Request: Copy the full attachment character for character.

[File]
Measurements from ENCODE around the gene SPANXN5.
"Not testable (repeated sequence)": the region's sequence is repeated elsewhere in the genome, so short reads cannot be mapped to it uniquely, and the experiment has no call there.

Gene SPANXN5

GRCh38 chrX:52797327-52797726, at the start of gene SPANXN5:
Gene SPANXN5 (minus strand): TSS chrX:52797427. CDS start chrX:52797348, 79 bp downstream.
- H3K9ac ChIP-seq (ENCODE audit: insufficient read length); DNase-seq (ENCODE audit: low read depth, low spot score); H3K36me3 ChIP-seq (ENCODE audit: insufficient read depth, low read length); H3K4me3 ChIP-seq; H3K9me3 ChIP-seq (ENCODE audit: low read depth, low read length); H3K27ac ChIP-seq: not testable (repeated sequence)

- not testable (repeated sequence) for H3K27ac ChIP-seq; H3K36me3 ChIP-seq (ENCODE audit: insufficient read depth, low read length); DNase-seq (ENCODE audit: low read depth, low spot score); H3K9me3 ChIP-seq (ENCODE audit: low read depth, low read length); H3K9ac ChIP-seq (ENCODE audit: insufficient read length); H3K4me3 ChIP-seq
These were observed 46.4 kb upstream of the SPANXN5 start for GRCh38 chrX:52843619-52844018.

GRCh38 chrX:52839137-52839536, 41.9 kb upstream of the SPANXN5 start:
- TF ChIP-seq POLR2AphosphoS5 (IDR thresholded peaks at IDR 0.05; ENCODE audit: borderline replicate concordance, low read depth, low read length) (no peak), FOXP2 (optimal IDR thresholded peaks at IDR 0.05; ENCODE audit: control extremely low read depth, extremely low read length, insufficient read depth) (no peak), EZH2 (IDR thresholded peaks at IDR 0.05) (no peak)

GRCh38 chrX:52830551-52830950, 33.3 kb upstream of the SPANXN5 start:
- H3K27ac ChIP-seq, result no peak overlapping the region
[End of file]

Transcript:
Measurements from ENCODE around the gene SPANXN5.
"Not testable (repeated sequence)": the region's sequence is repeated elsewhere in the genome, so short reads cannot be mapped to it uniquely, and the experiment has no call there.

Gene SPANXN5

GRCh38 chrX:52797327-52797726, at the start of gene SPANXN5:
Gene SPANXN5 (minus strand): TSS chrX:52797427. CDS start chrX:52797348, 79 bp downstream.
- H3K9ac ChIP-seq (ENCODE audit: insufficient read length); DNase-seq (ENCODE audit: low read depth, low spot score); H3K36me3 ChIP-seq (ENCODE audit: insufficient read depth, low read length); H3K4me3 ChIP-seq; H3K9me3 ChIP-seq (ENCODE audit: low read depth, low read length); H3K27ac ChIP-seq: not testable (repeated sequence)

- not testable (repeated sequence) for H3K27ac ChIP-seq; H3K36me3 ChIP-seq (ENCODE audit: insufficient read depth, low read length); DNase-seq (ENCODE audit: low read depth, low spot score); H3K9me3 ChIP-seq (ENCODE audit: low read depth, low read length); H3K9ac ChIP-seq (ENCODE audit: insufficient read length); H3K4me3 ChIP-seq
These were observed 46.4 kb upstream of the SPANXN5 start for GRCh38 chrX:52843619-52844018.

GRCh38 chrX:52839137-52839536, 41.9 kb upstream of the SPANXN5 start:
- TF ChIP-seq POLR2AphosphoS5 (IDR thresholded peaks at IDR 0.05; ENCODE audit: borderline replicate concordance, low read depth, low read length) (no peak), FOXP2 (optimal IDR thresholded peaks at IDR 0.05; ENCODE audit: control extremely low read depth, extremely low read length, insufficient read depth) (no peak), EZH2 (IDR thresholded peaks at IDR 0.05) (no peak)

GRCh38 chrX:52830551-52830950, 33.3 kb upstream of the SPANXN5 start:
- H3K27ac ChIP-seq, result no peak overlapping the region